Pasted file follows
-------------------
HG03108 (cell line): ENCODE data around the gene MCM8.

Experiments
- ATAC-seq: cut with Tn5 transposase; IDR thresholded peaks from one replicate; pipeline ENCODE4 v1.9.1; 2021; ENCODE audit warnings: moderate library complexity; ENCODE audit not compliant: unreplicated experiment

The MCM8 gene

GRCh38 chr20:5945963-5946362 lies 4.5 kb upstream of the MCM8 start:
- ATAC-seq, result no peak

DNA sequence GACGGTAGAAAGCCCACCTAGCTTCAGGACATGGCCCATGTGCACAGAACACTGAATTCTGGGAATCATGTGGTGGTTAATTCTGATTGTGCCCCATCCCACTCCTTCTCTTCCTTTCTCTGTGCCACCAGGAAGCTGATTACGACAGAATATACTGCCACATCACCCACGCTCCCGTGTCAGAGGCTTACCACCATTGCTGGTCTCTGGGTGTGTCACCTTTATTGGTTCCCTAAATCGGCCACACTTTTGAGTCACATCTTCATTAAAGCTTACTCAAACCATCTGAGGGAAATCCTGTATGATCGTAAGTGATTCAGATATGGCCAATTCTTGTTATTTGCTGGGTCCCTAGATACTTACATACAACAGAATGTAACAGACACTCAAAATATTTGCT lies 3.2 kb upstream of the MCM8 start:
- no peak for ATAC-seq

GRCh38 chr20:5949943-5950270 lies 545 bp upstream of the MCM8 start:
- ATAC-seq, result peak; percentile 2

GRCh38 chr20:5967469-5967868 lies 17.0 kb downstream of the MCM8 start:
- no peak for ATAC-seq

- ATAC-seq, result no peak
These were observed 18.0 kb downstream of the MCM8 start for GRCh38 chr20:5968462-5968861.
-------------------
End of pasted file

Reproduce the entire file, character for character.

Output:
HG03108 (cell line): ENCODE data around the gene MCM8.

Experiments
- ATAC-seq: cut with Tn5 transposase; IDR thresholded peaks from one replicate; pipeline ENCODE4 v1.9.1; 2021; ENCODE audit warnings: moderate library complexity; ENCODE audit not compliant: unreplicated experiment

The MCM8 gene

GRCh38 chr20:5945963-5946362 lies 4.5 kb upstream of the MCM8 start:
- ATAC-seq, result no peak

DNA sequence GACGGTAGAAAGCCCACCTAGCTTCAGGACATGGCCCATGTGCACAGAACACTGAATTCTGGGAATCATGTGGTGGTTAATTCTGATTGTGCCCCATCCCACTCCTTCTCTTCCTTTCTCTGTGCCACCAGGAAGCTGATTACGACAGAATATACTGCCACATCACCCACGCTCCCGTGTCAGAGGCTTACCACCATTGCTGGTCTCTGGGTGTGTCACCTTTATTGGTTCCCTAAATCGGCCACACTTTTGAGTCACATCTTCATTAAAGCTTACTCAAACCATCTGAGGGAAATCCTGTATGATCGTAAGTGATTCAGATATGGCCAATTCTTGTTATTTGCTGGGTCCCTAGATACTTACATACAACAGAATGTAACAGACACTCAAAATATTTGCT lies 3.2 kb upstream of the MCM8 start:
- no peak for ATAC-seq

GRCh38 chr20:5949943-5950270 lies 545 bp upstream of the MCM8 start:
- ATAC-seq, result peak; percentile 2

GRCh38 chr20:5967469-5967868 lies 17.0 kb downstream of the MCM8 start:
- no peak for ATAC-seq

- ATAC-seq, result no peak
These were observed 18.0 kb downstream of the MCM8 start for GRCh38 chr20:5968462-5968861.